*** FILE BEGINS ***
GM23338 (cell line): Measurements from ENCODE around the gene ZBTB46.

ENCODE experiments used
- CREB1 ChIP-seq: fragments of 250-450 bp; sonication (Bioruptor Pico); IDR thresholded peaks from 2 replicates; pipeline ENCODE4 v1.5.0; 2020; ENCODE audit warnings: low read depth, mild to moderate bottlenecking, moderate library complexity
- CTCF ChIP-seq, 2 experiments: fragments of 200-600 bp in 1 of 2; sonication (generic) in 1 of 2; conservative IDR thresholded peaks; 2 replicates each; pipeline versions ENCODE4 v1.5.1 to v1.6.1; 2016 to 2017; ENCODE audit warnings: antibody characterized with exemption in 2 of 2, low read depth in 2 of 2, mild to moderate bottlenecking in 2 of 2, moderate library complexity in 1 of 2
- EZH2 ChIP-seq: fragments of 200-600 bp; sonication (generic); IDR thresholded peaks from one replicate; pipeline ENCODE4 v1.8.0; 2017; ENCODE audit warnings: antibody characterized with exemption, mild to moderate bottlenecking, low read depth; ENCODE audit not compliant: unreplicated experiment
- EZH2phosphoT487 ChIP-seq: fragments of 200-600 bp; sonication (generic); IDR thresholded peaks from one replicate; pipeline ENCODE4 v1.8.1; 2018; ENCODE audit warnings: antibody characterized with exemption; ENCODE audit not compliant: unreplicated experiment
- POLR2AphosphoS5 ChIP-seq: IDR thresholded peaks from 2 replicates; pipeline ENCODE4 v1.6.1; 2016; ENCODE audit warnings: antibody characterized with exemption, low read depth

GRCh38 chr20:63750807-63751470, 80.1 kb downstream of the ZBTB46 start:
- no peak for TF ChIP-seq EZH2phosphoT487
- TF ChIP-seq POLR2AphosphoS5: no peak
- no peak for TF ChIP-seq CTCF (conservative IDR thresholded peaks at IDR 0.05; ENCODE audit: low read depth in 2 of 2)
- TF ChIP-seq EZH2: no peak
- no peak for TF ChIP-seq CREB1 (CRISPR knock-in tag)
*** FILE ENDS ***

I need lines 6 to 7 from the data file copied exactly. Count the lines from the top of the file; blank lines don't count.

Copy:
- EZH2phosphoT487 ChIP-seq: fragments of 200-600 bp; sonication (generic); IDR thresholded peaks from one replicate; pipeline ENCODE4 v1.8.1; 2018; ENCODE audit warnings: antibody characterized with exemption; ENCODE audit not compliant: unreplicated experiment
- POLR2AphosphoS5 ChIP-seq: IDR thresholded peaks from 2 replicates; pipeline ENCODE4 v1.6.1; 2016; ENCODE audit warnings: antibody characterized with exemption, low read depth